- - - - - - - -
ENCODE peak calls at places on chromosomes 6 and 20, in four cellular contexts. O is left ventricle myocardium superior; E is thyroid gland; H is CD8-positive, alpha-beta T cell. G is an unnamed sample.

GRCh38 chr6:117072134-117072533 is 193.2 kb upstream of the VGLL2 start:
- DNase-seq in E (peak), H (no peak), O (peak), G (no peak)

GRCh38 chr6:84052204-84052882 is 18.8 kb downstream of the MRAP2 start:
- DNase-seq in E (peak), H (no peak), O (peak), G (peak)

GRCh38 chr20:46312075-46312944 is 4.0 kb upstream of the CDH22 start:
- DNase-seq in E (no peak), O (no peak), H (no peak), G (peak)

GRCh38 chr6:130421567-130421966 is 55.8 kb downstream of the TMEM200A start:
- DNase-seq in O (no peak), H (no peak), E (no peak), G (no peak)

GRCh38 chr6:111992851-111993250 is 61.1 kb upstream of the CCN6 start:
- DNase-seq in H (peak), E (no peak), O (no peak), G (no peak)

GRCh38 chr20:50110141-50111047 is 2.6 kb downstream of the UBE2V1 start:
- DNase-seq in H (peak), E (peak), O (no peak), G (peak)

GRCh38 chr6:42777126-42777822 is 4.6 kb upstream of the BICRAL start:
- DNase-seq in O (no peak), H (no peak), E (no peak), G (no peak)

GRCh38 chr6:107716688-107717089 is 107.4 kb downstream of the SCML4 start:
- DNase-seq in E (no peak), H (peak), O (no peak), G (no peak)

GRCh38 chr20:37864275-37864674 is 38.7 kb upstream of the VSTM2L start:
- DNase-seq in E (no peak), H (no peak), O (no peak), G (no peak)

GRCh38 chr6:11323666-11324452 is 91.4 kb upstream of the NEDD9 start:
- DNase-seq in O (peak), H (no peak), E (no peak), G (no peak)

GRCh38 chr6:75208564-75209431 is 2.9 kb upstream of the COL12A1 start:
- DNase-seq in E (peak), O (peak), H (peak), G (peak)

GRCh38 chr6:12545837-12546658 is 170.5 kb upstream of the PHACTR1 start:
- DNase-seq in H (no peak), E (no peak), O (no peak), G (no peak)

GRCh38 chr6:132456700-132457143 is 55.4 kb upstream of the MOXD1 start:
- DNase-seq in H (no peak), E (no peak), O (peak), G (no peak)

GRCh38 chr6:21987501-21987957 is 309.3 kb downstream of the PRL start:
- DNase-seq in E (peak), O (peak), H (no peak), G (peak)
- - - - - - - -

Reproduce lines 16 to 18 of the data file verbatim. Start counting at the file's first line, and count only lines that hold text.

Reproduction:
GRCh38 chr6:107716688-107717089 is 107.4 kb downstream of the SCML4 start:
- DNase-seq in E (no peak), H (peak), O (no peak), G (no peak)

GRCh38 chr20:37864275-37864674 is 38.7 kb upstream of the VSTM2L start: